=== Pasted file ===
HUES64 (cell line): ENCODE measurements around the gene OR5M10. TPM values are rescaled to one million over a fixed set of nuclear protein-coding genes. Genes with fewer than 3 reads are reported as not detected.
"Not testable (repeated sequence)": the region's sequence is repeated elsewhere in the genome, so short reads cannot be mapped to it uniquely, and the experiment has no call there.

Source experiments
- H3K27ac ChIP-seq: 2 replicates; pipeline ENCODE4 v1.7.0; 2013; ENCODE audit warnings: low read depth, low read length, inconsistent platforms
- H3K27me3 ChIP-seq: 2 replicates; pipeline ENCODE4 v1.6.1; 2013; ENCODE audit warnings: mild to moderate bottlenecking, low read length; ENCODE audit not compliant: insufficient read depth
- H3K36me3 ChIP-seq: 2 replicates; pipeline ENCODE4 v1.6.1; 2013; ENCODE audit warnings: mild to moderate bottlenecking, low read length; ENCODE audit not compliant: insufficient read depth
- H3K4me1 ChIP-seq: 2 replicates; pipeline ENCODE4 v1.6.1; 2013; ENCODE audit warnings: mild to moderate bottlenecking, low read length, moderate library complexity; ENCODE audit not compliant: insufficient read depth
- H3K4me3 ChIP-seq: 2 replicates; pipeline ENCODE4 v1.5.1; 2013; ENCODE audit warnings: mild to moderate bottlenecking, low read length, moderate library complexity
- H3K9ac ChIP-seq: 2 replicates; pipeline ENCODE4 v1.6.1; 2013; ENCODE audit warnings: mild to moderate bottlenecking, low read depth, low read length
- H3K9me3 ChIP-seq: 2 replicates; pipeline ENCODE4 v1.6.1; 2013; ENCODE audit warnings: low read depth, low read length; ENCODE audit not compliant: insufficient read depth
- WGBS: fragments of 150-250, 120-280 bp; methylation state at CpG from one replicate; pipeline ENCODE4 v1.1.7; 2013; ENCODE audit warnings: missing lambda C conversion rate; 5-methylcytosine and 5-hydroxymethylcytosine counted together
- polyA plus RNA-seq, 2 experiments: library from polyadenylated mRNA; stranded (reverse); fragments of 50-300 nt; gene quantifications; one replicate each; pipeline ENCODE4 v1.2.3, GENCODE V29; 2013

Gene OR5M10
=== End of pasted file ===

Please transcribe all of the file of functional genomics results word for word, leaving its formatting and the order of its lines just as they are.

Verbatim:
HUES64 (cell line): ENCODE measurements around the gene OR5M10. TPM values are rescaled to one million over a fixed set of nuclear protein-coding genes. Genes with fewer than 3 reads are reported as not detected.
"Not testable (repeated sequence)": the region's sequence is repeated elsewhere in the genome, so short reads cannot be mapped to it uniquely, and the experiment has no call there.

Source experiments
- H3K27ac ChIP-seq: 2 replicates; pipeline ENCODE4 v1.7.0; 2013; ENCODE audit warnings: low read depth, low read length, inconsistent platforms
- H3K27me3 ChIP-seq: 2 replicates; pipeline ENCODE4 v1.6.1; 2013; ENCODE audit warnings: mild to moderate bottlenecking, low read length; ENCODE audit not compliant: insufficient read depth
- H3K36me3 ChIP-seq: 2 replicates; pipeline ENCODE4 v1.6.1; 2013; ENCODE audit warnings: mild to moderate bottlenecking, low read length; ENCODE audit not compliant: insufficient read depth
- H3K4me1 ChIP-seq: 2 replicates; pipeline ENCODE4 v1.6.1; 2013; ENCODE audit warnings: mild to moderate bottlenecking, low read length, moderate library complexity; ENCODE audit not compliant: insufficient read depth
- H3K4me3 ChIP-seq: 2 replicates; pipeline ENCODE4 v1.5.1; 2013; ENCODE audit warnings: mild to moderate bottlenecking, low read length, moderate library complexity
- H3K9ac ChIP-seq: 2 replicates; pipeline ENCODE4 v1.6.1; 2013; ENCODE audit warnings: mild to moderate bottlenecking, low read depth, low read length
- H3K9me3 ChIP-seq: 2 replicates; pipeline ENCODE4 v1.6.1; 2013; ENCODE audit warnings: low read depth, low read length; ENCODE audit not compliant: insufficient read depth
- WGBS: fragments of 150-250, 120-280 bp; methylation state at CpG from one replicate; pipeline ENCODE4 v1.1.7; 2013; ENCODE audit warnings: missing lambda C conversion rate; 5-methylcytosine and 5-hydroxymethylcytosine counted together
- polyA plus RNA-seq, 2 experiments: library from polyadenylated mRNA; stranded (reverse); fragments of 50-300 nt; gene quantifications; one replicate each; pipeline ENCODE4 v1.2.3, GENCODE V29; 2013

Gene OR5M10